Teaching Children About Money

Want a child who will succeed? They need to know how to use money, it is a life skill and so important to the growth of a young adult. Once teens are starting to make their own money it’s the perfect chance to get them to create a budget, learn about bills, interest, and investments. This will take them way further than their peers who spend their money on things they don’t NEED, and then have no money for when they actually need it.

Then they come back to the parents to ask for more as if you’re an endless pit of cash, nope, that’s not happening here.

From an early age, you can start to foster a responsible way for kids to use their money so that they will build lifelong skills.

Teaching children about money is an important life skill that all children need to learn. Here are some tips to help your children learn about money management.

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Tips for Teaching Children About Money

Stop paying for their wants

When I go to the store, I don’t want to hear my kids ask for everything off of the shelf. The kids know that outside of birthdays, Christmas and special events, I’m not buying toys. If they really want something they’ll need to use their own money to purchase the things they want. Sometimes, they’d rather have candy or a treat and that’s perfectly fine.

The grocery budget is for groceries and does not factor in treats for each of the kids. If they want something their own money can be saved up to use for their “wants” rather than mom’s.

Give them an allowance

You can’t expect a child to learn how to use the money, if they never have any. Kids can get a small allowance and I mean it can be very small depending on their age. We’re not talking big bucks here. But it’s proportional to their age and the amount of help that they provide around the house.

Let them earn their money

Is there a particular game or toy that is more costly than they really want? Well, this is a great opportunity to have them save up for it and possibly do some bigger jobs to earn more money so they can use it to purchase it themselves.

This will teach them to work hard and to save up for what they really want.

Pay for big tasks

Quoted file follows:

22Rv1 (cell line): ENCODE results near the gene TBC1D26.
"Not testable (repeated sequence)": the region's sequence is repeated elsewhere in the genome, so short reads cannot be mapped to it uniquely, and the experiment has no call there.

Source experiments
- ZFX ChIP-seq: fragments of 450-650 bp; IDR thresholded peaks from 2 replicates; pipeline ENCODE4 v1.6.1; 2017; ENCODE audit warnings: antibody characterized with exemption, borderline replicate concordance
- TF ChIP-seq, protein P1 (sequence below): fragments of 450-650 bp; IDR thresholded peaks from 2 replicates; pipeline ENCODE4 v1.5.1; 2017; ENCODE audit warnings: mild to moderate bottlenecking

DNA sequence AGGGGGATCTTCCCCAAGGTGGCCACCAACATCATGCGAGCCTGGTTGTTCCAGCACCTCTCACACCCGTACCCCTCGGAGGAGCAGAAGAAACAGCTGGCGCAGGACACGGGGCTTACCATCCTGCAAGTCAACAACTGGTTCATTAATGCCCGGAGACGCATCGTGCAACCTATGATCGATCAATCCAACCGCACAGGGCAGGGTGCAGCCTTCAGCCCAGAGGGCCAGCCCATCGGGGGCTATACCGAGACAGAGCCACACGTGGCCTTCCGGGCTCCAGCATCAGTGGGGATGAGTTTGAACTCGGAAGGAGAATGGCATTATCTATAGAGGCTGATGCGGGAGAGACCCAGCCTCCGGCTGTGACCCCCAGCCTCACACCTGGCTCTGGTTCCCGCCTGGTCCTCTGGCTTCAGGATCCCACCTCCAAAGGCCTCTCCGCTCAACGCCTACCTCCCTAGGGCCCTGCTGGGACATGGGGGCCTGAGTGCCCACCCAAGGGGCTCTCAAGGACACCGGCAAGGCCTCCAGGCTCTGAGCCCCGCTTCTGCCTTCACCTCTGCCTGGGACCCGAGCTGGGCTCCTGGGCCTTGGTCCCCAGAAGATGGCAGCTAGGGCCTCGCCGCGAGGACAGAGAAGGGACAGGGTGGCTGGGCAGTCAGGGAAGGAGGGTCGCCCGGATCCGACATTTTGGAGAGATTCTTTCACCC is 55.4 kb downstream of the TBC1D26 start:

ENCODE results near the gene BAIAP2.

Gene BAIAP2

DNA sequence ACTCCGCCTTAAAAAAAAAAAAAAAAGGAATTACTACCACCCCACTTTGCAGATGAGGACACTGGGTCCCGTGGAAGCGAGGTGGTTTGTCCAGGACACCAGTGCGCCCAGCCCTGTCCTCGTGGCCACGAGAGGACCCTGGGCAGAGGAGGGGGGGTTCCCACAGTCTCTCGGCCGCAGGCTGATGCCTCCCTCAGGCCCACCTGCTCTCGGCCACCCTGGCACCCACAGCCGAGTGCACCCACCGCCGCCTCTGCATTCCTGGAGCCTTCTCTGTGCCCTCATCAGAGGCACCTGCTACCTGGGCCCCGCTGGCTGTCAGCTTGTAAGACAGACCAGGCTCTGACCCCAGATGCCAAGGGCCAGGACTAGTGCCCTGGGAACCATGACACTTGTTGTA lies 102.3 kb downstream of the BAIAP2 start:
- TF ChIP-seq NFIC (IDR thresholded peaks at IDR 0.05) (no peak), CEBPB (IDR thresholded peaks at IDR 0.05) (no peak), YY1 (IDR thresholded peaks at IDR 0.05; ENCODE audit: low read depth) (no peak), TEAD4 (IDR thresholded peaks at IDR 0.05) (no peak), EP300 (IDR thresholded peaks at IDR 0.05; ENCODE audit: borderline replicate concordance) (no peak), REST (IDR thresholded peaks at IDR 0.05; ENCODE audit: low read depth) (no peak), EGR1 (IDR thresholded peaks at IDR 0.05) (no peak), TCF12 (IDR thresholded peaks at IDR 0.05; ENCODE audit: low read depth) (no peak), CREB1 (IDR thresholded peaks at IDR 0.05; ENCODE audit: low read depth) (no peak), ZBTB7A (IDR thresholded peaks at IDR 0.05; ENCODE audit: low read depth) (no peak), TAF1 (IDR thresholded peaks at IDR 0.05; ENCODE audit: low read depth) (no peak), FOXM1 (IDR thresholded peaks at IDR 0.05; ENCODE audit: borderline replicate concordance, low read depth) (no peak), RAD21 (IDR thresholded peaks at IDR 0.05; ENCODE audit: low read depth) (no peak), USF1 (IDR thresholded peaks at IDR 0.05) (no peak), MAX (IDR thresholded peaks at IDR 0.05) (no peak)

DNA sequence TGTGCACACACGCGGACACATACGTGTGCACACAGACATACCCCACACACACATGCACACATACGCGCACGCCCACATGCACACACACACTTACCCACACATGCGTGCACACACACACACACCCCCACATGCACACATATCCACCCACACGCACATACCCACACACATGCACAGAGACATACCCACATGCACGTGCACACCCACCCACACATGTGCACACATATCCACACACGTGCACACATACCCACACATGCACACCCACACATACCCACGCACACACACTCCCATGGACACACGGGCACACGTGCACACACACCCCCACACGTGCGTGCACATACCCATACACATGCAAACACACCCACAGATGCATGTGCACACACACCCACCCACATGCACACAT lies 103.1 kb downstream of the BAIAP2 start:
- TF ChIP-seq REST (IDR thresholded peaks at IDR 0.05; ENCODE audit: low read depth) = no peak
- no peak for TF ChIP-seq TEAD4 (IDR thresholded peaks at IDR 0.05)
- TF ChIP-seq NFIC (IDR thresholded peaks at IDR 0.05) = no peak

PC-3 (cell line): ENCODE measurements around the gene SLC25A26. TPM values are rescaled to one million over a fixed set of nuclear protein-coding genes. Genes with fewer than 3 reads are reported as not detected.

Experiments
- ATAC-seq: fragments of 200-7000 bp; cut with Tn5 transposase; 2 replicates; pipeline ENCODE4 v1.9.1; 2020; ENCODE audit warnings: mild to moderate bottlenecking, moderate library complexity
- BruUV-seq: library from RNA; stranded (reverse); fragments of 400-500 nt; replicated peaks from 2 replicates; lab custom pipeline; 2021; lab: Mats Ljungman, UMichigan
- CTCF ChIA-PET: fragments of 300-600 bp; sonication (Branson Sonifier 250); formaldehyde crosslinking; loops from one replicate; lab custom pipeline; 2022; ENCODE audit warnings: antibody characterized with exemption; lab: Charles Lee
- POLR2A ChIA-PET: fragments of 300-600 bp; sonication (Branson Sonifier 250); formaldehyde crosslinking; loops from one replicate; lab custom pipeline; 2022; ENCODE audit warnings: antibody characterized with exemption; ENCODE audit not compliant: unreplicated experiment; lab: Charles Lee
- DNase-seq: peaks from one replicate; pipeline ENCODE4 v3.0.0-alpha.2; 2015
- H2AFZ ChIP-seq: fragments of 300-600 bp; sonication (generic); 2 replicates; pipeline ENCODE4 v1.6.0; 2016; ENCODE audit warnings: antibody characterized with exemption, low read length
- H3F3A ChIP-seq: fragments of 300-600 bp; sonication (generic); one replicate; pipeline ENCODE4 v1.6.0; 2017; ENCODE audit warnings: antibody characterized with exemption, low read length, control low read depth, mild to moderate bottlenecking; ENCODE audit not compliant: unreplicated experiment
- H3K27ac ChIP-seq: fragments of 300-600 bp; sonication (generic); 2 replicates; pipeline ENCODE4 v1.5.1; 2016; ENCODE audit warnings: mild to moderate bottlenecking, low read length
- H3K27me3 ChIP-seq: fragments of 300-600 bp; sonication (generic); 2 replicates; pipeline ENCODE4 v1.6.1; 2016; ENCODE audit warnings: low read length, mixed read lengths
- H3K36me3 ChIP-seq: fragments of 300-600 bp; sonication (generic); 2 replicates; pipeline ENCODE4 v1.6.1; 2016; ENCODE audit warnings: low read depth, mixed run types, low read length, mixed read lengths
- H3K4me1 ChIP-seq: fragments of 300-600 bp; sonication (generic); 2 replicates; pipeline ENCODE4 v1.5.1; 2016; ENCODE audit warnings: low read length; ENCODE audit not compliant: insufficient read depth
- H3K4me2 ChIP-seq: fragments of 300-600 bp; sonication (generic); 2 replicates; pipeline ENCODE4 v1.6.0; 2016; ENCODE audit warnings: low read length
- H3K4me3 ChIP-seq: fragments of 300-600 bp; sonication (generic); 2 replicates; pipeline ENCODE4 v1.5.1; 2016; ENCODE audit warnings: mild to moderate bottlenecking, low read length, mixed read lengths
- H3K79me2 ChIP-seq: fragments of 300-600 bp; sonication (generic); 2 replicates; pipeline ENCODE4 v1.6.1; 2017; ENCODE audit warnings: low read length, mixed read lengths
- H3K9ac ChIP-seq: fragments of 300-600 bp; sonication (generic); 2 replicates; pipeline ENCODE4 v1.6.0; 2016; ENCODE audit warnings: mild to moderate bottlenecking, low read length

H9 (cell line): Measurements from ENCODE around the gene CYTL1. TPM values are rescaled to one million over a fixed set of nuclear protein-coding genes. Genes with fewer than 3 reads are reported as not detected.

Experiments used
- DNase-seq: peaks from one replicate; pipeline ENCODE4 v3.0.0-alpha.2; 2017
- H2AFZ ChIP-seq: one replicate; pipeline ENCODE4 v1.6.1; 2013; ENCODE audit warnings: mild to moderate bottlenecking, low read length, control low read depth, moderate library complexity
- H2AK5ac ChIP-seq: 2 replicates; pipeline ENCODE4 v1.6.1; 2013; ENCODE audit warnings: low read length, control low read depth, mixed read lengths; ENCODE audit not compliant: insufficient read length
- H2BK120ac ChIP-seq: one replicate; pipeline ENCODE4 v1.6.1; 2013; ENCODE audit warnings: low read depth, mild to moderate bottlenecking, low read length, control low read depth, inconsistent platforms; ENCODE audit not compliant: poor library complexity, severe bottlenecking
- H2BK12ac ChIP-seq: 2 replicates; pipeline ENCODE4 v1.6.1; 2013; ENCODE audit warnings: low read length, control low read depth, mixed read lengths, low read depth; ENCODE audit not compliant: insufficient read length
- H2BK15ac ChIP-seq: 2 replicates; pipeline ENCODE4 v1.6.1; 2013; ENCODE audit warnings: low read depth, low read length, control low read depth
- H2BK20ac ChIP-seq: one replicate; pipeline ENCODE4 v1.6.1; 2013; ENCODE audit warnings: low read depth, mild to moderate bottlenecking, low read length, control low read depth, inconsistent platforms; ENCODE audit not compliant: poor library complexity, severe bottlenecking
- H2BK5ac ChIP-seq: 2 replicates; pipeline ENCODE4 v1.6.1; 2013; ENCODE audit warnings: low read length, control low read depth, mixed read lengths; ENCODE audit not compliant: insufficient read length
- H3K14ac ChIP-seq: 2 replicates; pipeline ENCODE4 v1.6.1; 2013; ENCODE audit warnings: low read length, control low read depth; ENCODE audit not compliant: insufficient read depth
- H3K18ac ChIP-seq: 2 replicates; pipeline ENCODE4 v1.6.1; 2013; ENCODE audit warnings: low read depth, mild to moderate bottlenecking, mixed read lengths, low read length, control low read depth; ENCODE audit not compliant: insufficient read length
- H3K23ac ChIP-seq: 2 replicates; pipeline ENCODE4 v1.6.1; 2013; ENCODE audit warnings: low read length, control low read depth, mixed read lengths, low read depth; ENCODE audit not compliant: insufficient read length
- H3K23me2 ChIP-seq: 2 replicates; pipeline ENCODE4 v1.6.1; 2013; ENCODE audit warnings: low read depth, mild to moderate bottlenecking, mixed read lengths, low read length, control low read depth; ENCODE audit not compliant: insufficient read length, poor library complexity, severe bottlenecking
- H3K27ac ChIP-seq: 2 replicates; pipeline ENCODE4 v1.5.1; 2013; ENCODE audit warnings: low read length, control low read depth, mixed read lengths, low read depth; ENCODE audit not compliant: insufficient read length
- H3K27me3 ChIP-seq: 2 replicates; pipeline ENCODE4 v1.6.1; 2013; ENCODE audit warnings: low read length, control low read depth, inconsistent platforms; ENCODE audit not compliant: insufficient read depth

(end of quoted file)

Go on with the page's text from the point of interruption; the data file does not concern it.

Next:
Offer big jobs around the house that your kids can help with to earn more money. This also gives you the added benefit of having extra helpers for big projects. Things like cleaning out the garage, repainting the basement, and organizing the pantry.

They’re not regular tasks that need to be done but if you have more helpers, it can go more smoothly. It also offers them the opportunity to help, to problems solve and to do hard work.

Open a savings account

As your child begins to make money and not to mention all of those birthday gifts from grandparents and relatives, kids can start to build a small cash pile. Open up a savings account for them so that they can learn to balance their budget and keep track of their balance. Student savings account usually come with no to low fees and are easy for them to manage with online banking.

You can also pay them their allowance this way, have the calculate it and then have them help you transfer the money over correctly for practice.

Teaching your child about money doesn’t have to be stressful but you do have to be consistent. Add your kids into your monthly budgeting and bill payments so they see that money isn’t coming from an endless source.



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Monique shares kids printables, activities and homeschooling tips at Living Life and Learning. She has a ton of resources from preschool to early elementary. You can find her on Facebook, Instagram or Pinterest. Join the Printables for Homeschool Moms Facebook group for more resources.

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